Emilia’s eyes grew big, and she brought her palm to her chest. “It is true what they say, then.”

Bramian looked at her, confused. “Whatever do you mean?”

“You really do not know. That is why you didn’t come.”

Bramian’s heart sank, and bile rose to his throat. “Speak now, Emilia, and torture me no further. Where is my mother?”

“Your mother’s dead. Passed away last winter during the war. Fell ill with sorrow.”

Bramian wasn’t ready to hear these words. His own mother, dead, and he away from her, leaving her alone in her last moments. While he had been fighting to save the king’s people, he had lost one of his own.

“The winter was hard for us,” Emilia said, a silent tear tracing the curves of her cheek. “Supplies were short and soon became extinct. We starved, and we spilled lots of tears for the ones we lost.”

“Why didn’t I hear of this? Why didn’t you come to me?”

Emilia looked at him as if she thought he’d lost his mind. “She came to you, Bramian, and it was you who turned her away.”

“Why do you speak such lies?” Bramian buried his fist in his chest and tried to swallow the sob that climbed to his throat. “She never came to me. Never.”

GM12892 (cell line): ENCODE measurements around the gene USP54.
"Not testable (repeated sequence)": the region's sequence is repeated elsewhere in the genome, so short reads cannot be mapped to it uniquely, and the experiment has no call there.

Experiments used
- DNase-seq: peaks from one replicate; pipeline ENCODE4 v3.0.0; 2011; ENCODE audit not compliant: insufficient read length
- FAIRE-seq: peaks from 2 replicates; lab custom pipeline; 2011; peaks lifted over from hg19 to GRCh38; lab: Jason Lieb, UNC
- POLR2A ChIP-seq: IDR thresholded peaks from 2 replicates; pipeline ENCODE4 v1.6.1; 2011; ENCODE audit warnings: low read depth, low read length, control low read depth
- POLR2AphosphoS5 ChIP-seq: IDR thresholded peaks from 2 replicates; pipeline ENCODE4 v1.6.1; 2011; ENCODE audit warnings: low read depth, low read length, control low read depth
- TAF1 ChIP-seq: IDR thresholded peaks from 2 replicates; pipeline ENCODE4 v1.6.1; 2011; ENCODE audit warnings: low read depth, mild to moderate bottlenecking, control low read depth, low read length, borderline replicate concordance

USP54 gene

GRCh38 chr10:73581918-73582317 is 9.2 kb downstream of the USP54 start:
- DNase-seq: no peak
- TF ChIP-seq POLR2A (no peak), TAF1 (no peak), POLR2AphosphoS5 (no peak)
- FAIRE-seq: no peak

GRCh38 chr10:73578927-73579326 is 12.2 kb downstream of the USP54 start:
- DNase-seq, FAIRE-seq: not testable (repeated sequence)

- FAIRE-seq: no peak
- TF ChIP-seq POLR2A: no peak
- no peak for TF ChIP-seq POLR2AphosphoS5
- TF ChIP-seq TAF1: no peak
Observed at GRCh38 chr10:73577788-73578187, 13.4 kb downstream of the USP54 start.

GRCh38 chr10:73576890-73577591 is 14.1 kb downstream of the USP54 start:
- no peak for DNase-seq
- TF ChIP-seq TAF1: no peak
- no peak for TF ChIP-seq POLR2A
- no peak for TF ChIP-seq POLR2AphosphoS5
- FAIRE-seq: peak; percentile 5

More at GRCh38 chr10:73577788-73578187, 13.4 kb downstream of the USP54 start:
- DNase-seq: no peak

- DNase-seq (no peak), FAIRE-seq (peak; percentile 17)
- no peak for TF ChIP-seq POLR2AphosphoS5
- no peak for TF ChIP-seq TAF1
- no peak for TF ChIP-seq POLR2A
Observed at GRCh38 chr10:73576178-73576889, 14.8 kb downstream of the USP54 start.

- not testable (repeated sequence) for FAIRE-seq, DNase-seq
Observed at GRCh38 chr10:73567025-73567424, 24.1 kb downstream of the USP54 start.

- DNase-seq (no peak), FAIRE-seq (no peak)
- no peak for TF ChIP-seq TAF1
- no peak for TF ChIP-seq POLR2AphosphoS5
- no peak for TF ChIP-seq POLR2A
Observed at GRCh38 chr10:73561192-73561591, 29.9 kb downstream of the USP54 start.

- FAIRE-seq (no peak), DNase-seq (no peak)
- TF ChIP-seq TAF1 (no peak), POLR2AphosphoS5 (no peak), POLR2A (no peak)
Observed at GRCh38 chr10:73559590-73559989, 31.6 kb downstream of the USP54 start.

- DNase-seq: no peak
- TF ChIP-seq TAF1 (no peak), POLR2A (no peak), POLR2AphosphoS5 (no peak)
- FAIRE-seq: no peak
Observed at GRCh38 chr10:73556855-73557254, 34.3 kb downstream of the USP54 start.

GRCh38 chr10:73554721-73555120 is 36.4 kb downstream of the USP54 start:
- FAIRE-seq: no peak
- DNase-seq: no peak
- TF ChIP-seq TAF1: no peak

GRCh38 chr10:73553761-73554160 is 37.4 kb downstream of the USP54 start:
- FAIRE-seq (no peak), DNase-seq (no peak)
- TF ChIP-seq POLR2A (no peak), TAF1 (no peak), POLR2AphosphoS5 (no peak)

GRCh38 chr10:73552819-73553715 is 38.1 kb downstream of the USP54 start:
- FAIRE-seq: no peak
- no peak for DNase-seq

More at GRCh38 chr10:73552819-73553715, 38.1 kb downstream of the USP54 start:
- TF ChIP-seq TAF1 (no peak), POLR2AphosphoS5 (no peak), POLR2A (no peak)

“I’m so sorry,” Emilia whispered, lowering her gaze.

“Where did you bury her?”

“Underneath the oak, by the river. She always loved that place.”

Bramian placed a thanking palm over her shoulder and plodded through the forest until he reached the tree that held his mother’s remains between its roots. He kneeled and dug his fingers into the musty earth. “Mother,” he whispered. “Why didn’t you come to me? Why?”

Suddenly he lost his breath, as if a cold hand had clutched his throat, threatening to squeeze the life out of him. The vision of a woman, dressed in rags, kneeling outside the castle’s gate, passed in front of his eyes. Her hair was a damp tangle, and her face covered in dirt. Her bony hands were clutching his robes, pulling and demanding his attention. He had shoved her aside before she’d had a chance to speak, as he had done with all the beggars that had flooded the castle in the time of war.

Only this woman’s stare would visit him at times of reflection, when his daughter and beloved wife were fast asleep by the hearth and he was left alone with his thoughts. At the time, he believed it only to be his conscience, coming to punish him for the cruelty of his heart.

Yet now his heart knew the words of Emilia were true; this woman, this beggar, had been his own mother. Begging him not for food or water, even though she had seemed like she desperately needed it, but for his attention. For the love and comfort of her own flesh. She had traveled all that road to find him, and he had only turned her away in the cruelest of ways, not recognizing his own mother.

The echoes of the crying voices of the beggars as the castle gates were closing behind him filled his ears. His mother’s voice mingled with them, making her one of the poor souls condemned to lose their life on the cold streets outside the castle.